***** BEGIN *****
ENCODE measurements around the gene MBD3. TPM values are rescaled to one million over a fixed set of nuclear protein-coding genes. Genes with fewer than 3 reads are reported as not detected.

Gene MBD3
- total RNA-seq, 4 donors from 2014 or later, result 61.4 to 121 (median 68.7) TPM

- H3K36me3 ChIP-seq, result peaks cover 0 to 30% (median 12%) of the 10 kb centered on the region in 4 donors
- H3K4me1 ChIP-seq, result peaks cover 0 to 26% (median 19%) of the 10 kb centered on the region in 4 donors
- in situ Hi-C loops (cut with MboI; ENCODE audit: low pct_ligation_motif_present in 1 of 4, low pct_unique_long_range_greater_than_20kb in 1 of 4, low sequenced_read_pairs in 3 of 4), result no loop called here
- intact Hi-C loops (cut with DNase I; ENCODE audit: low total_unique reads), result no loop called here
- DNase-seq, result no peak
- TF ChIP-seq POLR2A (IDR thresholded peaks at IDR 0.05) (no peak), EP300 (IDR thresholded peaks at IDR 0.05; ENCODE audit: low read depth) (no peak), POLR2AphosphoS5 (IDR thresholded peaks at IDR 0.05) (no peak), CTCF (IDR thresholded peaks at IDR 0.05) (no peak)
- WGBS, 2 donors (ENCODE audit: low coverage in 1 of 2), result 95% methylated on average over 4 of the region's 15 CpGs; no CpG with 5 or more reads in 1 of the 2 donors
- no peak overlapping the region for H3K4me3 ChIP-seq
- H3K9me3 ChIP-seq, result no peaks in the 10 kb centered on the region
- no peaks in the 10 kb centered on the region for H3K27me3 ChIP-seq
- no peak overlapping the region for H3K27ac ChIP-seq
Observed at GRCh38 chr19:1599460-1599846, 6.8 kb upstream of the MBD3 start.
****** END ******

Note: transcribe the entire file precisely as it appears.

ENCODE measurements around the gene MBD3. TPM values are rescaled to one million over a fixed set of nuclear protein-coding genes. Genes with fewer than 3 reads are reported as not detected.

Gene MBD3
- total RNA-seq, 4 donors from 2014 or later, result 61.4 to 121 (median 68.7) TPM

- H3K36me3 ChIP-seq, result peaks cover 0 to 30% (median 12%) of the 10 kb centered on the region in 4 donors
- H3K4me1 ChIP-seq, result peaks cover 0 to 26% (median 19%) of the 10 kb centered on the region in 4 donors
- in situ Hi-C loops (cut with MboI; ENCODE audit: low pct_ligation_motif_present in 1 of 4, low pct_unique_long_range_greater_than_20kb in 1 of 4, low sequenced_read_pairs in 3 of 4), result no loop called here
- intact Hi-C loops (cut with DNase I; ENCODE audit: low total_unique reads), result no loop called here
- DNase-seq, result no peak
- TF ChIP-seq POLR2A (IDR thresholded peaks at IDR 0.05) (no peak), EP300 (IDR thresholded peaks at IDR 0.05; ENCODE audit: low read depth) (no peak), POLR2AphosphoS5 (IDR thresholded peaks at IDR 0.05) (no peak), CTCF (IDR thresholded peaks at IDR 0.05) (no peak)
- WGBS, 2 donors (ENCODE audit: low coverage in 1 of 2), result 95% methylated on average over 4 of the region's 15 CpGs; no CpG with 5 or more reads in 1 of the 2 donors
- no peak overlapping the region for H3K4me3 ChIP-seq
- H3K9me3 ChIP-seq, result no peaks in the 10 kb centered on the region
- no peaks in the 10 kb centered on the region for H3K27me3 ChIP-seq
- no peak overlapping the region for H3K27ac ChIP-seq
Observed at GRCh38 chr19:1599460-1599846, 6.8 kb upstream of the MBD3 start.